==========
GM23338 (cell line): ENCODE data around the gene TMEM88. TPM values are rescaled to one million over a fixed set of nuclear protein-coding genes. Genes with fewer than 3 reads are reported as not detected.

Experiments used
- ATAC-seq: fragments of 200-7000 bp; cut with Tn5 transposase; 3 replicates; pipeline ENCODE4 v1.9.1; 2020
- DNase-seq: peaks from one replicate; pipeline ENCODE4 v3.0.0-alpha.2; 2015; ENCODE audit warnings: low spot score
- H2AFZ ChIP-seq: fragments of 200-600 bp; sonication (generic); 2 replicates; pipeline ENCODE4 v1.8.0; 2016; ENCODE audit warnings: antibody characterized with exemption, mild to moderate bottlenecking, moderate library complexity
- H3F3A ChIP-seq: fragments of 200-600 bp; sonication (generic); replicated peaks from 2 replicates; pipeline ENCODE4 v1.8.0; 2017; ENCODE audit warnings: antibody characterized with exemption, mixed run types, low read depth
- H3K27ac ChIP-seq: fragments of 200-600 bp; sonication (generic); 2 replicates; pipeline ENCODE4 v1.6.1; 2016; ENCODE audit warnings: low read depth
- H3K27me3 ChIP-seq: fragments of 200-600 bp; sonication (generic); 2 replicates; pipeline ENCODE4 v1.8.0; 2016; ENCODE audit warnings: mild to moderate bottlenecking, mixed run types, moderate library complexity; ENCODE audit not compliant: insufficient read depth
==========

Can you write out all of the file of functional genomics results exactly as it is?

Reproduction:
GM23338 (cell line): ENCODE data around the gene TMEM88. TPM values are rescaled to one million over a fixed set of nuclear protein-coding genes. Genes with fewer than 3 reads are reported as not detected.

Experiments used
- ATAC-seq: fragments of 200-7000 bp; cut with Tn5 transposase; 3 replicates; pipeline ENCODE4 v1.9.1; 2020
- DNase-seq: peaks from one replicate; pipeline ENCODE4 v3.0.0-alpha.2; 2015; ENCODE audit warnings: low spot score
- H2AFZ ChIP-seq: fragments of 200-600 bp; sonication (generic); 2 replicates; pipeline ENCODE4 v1.8.0; 2016; ENCODE audit warnings: antibody characterized with exemption, mild to moderate bottlenecking, moderate library complexity
- H3F3A ChIP-seq: fragments of 200-600 bp; sonication (generic); replicated peaks from 2 replicates; pipeline ENCODE4 v1.8.0; 2017; ENCODE audit warnings: antibody characterized with exemption, mixed run types, low read depth
- H3K27ac ChIP-seq: fragments of 200-600 bp; sonication (generic); 2 replicates; pipeline ENCODE4 v1.6.1; 2016; ENCODE audit warnings: low read depth
- H3K27me3 ChIP-seq: fragments of 200-600 bp; sonication (generic); 2 replicates; pipeline ENCODE4 v1.8.0; 2016; ENCODE audit warnings: mild to moderate bottlenecking, mixed run types, moderate library complexity; ENCODE audit not compliant: insufficient read depth